Digital artist Ran Bensimon always preferred screens to reality
Ran Bensimon • Digital artist • 31 years old • Lives in Jerusalem
Who am I?
Until two years ago, Ran Bensimon lived in France and was mainly involved in video documentary work. Among other things, he also worked as a production assistant at Yad Vashem and shot in documentary productions on their behalf in Eastern European countries. But with the onset of this strange epidemic, the name of which no longer needs to be pronounced, he too has returned to the country and sank into abysmal uncertainty. Among the closures, in his Jerusalem apartment, he found himself reverting to 3D software and virtual reality. He produces projects and posts tests on Instagram without knowing where he will go or go. This created international contacts and impressive collaborations, most notably with Iranian video artist Shirin Nashat and photographer Abdullah Almaz from Dubai, thanks to which he came to Balenciaga Middle East in a production for Savoir Flair magazine. This is how he came to work in the Ramadan campaign of Michael Kors in Dubai.
How would you define what you do?
“I use photography and video, augmented reality, virtual reality and 3D animation. I research works that come from new technological developments and how they change the way we create and communicate. These new developments can also be filters on Instagram, for that matter. In a short time, the filters became an almost stand-alone platform.
Despite the pompous announcement, can we already say that the filters can also be considered a work of art?
“These are changes in the differences of weeks. Suddenly there is a digital art festival designed just for the AR of filters. I was wondering if I was going in the business sense of makeup and lip touch-ups, or in an avant-garde art direction that interests me more. And I can’t really say where else it will go.
In 2018, he graduated from Bezalel with a specialization in video and new media from the department of screen arts. His latest project, #RELATABLE, is a short film featuring a young man addicted to screens who connects to a game through which he searches for human connections. Spoiler: He doesn’t succeed. “I realized one simple thing – it all happens on screen at the end. Everything that interests me, everything that I create and from which I am inspired. This insight helped me develop my language.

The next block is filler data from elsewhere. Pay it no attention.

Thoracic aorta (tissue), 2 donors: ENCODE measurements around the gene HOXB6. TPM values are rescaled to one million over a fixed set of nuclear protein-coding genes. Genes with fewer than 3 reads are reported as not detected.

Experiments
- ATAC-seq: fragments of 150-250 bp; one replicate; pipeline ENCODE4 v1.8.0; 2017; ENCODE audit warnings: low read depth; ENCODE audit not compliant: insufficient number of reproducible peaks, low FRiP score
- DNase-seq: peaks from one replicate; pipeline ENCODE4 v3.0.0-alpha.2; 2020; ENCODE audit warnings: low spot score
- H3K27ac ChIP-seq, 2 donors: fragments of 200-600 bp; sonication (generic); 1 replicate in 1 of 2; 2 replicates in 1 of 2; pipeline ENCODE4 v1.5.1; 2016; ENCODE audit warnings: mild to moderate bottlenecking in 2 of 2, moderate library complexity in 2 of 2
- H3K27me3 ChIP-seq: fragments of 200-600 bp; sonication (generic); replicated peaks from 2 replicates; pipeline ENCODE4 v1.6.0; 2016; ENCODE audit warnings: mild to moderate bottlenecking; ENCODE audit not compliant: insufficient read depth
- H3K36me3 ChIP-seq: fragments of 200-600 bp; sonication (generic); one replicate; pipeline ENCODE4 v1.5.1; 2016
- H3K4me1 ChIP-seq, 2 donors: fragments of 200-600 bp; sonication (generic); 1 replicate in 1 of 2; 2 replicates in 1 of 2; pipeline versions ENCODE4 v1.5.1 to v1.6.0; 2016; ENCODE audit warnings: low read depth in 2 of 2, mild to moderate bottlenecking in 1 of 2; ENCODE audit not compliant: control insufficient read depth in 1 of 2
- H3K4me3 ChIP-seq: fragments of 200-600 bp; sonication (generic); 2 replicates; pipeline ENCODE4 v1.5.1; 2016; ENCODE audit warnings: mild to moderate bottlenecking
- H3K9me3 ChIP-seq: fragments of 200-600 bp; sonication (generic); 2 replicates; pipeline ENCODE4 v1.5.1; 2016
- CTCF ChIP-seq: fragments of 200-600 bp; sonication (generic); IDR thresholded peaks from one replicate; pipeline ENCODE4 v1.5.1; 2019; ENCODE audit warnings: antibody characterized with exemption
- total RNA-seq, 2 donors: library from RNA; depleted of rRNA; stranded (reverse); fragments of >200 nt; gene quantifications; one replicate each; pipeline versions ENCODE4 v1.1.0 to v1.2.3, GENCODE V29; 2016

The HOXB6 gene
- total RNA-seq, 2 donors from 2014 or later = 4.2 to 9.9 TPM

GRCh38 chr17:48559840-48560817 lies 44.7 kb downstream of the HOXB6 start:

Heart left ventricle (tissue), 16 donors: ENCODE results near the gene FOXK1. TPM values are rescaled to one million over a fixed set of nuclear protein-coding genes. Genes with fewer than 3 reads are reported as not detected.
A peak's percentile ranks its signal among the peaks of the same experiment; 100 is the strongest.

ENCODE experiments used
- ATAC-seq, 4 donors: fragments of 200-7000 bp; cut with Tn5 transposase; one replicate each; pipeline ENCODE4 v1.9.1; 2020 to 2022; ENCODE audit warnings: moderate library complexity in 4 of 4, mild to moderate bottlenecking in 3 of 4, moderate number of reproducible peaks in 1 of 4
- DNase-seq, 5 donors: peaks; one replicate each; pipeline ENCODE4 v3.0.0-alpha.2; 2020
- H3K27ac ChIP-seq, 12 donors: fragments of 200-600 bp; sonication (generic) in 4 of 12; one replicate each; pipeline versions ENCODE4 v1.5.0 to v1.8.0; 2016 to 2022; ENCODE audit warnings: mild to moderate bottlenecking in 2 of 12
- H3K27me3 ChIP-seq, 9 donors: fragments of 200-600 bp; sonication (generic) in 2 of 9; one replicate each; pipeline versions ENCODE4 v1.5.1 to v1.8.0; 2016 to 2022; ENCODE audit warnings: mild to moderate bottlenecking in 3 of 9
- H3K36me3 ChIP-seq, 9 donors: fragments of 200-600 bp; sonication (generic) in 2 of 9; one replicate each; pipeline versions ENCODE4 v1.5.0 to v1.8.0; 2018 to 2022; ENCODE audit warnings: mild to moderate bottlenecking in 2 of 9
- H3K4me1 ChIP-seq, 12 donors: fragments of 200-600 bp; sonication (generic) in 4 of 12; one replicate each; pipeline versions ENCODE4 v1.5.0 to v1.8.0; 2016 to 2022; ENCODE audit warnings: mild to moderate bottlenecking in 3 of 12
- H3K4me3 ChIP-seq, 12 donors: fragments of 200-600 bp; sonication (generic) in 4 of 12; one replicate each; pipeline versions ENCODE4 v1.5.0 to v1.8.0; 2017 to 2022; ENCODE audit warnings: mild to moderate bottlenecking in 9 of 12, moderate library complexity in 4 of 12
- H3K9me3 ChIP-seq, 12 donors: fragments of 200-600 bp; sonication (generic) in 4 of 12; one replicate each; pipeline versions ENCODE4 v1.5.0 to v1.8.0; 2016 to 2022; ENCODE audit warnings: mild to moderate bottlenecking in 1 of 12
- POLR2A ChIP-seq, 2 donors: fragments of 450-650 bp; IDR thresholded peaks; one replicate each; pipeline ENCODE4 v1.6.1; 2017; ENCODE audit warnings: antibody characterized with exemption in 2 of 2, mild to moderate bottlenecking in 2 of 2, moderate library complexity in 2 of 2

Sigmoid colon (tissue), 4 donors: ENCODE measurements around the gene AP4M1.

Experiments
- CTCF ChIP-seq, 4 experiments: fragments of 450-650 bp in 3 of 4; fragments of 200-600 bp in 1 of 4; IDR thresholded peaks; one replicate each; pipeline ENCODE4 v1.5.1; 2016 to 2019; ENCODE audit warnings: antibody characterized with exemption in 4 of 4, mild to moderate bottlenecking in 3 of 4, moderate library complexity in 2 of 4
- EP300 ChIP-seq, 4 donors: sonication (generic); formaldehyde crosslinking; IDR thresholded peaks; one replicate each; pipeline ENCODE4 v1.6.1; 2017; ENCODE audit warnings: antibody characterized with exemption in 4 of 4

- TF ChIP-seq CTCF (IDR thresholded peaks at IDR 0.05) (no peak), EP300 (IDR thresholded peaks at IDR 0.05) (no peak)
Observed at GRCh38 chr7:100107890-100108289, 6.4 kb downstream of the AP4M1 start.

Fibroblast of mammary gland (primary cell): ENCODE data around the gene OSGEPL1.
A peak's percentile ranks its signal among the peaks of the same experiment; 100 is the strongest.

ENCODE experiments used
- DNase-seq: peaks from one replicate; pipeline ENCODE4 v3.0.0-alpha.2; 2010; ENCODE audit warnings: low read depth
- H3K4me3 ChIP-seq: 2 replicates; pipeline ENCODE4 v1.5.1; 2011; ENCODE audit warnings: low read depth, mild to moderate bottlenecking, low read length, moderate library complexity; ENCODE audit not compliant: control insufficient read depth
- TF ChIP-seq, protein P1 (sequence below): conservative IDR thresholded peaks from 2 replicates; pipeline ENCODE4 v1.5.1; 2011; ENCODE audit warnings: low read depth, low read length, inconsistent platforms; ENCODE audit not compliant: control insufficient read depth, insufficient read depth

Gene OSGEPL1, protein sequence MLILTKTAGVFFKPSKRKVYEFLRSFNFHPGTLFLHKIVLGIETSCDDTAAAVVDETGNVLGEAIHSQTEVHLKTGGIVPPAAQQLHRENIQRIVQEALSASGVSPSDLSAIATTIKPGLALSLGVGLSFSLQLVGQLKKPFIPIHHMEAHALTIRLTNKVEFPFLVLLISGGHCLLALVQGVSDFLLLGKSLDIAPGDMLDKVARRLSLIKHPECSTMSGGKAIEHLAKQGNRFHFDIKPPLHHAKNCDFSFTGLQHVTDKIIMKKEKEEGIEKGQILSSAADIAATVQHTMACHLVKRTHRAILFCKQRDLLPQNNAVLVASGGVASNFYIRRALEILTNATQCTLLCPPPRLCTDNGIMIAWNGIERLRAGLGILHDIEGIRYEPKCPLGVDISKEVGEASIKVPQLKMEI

Born and raised in Jerusalem, third among four siblings. His mother worked in the Ministry of Education in the marketing and distribution of textbooks for ultra-Orthodox educational institutions and his father in the Electric Company. “I dreamed of being an archaeologist like Lara Croft and discovering magnificent tombs in the ruins of ancient Egypt. “
So can you say that the internet has raised you up?
“I spent a lot of time in front of the computer. I lived in a neighborhood with kids who liked to fight, so I hated going out. At home he was calm and protected. I loved staying with The Sims and Lara, who actually raised me, in other worlds. I developed an immense desire for three-dimensional figures. I knew the names of all the models and fashion houses I saw on FTV. When I was 16, I created a virtual model who represented Israel at the world’s first digital beauty pageant. “
Who am I with?
“Most of the friends and people around me are in a relationship, most even with a child or two. It’s something that keeps me busy lately. “
Until last week, his latest film was featured in the “Encounters in the Wadi” exhibition at the Pyramid Center for Contemporary Art in Haifa, as part of an Artist Inviting Artist. He was the guest of the excellent Aviad (Avik) Boguslawski. “I would like my work to be a place of escape. Movies, TV shows, and music videos have been a very important outlet for me as a kid who wanted to escape reality. They even touched her directly.
How for example?
“In August 2001, I was in the city center with my father and my little brother. They wanted to eat pizza and I was in no way okay with missing an episode of Digimon, or Pokémon, I can’t remember. I insisted we go home and an hour later the place blew up in an attack. An animation made in Japan saved me and my family in Jerusalem. “